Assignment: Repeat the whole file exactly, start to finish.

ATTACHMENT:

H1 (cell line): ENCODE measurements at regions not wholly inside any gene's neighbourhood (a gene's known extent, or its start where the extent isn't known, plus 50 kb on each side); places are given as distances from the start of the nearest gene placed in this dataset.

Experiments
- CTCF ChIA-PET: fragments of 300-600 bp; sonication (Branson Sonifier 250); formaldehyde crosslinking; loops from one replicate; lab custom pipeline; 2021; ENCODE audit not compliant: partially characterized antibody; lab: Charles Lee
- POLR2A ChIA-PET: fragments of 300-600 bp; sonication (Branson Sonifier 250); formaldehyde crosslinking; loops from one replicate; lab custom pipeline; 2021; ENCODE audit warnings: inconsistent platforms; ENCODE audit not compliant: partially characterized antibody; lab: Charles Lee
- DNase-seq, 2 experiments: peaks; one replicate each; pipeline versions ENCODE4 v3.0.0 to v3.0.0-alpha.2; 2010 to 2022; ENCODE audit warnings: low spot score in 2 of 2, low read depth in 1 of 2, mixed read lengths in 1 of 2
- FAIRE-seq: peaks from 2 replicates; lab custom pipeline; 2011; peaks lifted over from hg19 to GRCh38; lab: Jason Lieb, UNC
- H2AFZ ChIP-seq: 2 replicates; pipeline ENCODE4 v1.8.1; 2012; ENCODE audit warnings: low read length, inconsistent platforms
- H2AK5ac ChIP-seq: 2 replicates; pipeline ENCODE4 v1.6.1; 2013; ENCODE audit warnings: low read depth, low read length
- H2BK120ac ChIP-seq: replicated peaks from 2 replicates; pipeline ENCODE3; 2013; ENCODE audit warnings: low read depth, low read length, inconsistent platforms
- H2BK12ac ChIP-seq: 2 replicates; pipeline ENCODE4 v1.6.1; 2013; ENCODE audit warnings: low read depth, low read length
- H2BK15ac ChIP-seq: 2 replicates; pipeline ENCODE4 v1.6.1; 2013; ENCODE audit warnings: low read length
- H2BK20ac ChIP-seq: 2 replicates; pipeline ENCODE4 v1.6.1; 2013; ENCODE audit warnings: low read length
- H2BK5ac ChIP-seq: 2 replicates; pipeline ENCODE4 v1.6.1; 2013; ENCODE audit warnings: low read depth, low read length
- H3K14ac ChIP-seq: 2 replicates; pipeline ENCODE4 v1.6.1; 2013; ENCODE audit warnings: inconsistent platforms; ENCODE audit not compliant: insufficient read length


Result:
H1 (cell line): ENCODE measurements at regions not wholly inside any gene's neighbourhood (a gene's known extent, or its start where the extent isn't known, plus 50 kb on each side); places are given as distances from the start of the nearest gene placed in this dataset.

Experiments
- CTCF ChIA-PET: fragments of 300-600 bp; sonication (Branson Sonifier 250); formaldehyde crosslinking; loops from one replicate; lab custom pipeline; 2021; ENCODE audit not compliant: partially characterized antibody; lab: Charles Lee
- POLR2A ChIA-PET: fragments of 300-600 bp; sonication (Branson Sonifier 250); formaldehyde crosslinking; loops from one replicate; lab custom pipeline; 2021; ENCODE audit warnings: inconsistent platforms; ENCODE audit not compliant: partially characterized antibody; lab: Charles Lee
- DNase-seq, 2 experiments: peaks; one replicate each; pipeline versions ENCODE4 v3.0.0 to v3.0.0-alpha.2; 2010 to 2022; ENCODE audit warnings: low spot score in 2 of 2, low read depth in 1 of 2, mixed read lengths in 1 of 2
- FAIRE-seq: peaks from 2 replicates; lab custom pipeline; 2011; peaks lifted over from hg19 to GRCh38; lab: Jason Lieb, UNC
- H2AFZ ChIP-seq: 2 replicates; pipeline ENCODE4 v1.8.1; 2012; ENCODE audit warnings: low read length, inconsistent platforms
- H2AK5ac ChIP-seq: 2 replicates; pipeline ENCODE4 v1.6.1; 2013; ENCODE audit warnings: low read depth, low read length
- H2BK120ac ChIP-seq: replicated peaks from 2 replicates; pipeline ENCODE3; 2013; ENCODE audit warnings: low read depth, low read length, inconsistent platforms
- H2BK12ac ChIP-seq: 2 replicates; pipeline ENCODE4 v1.6.1; 2013; ENCODE audit warnings: low read depth, low read length
- H2BK15ac ChIP-seq: 2 replicates; pipeline ENCODE4 v1.6.1; 2013; ENCODE audit warnings: low read length
- H2BK20ac ChIP-seq: 2 replicates; pipeline ENCODE4 v1.6.1; 2013; ENCODE audit warnings: low read length
- H2BK5ac ChIP-seq: 2 replicates; pipeline ENCODE4 v1.6.1; 2013; ENCODE audit warnings: low read depth, low read length
- H3K14ac ChIP-seq: 2 replicates; pipeline ENCODE4 v1.6.1; 2013; ENCODE audit warnings: inconsistent platforms; ENCODE audit not compliant: insufficient read length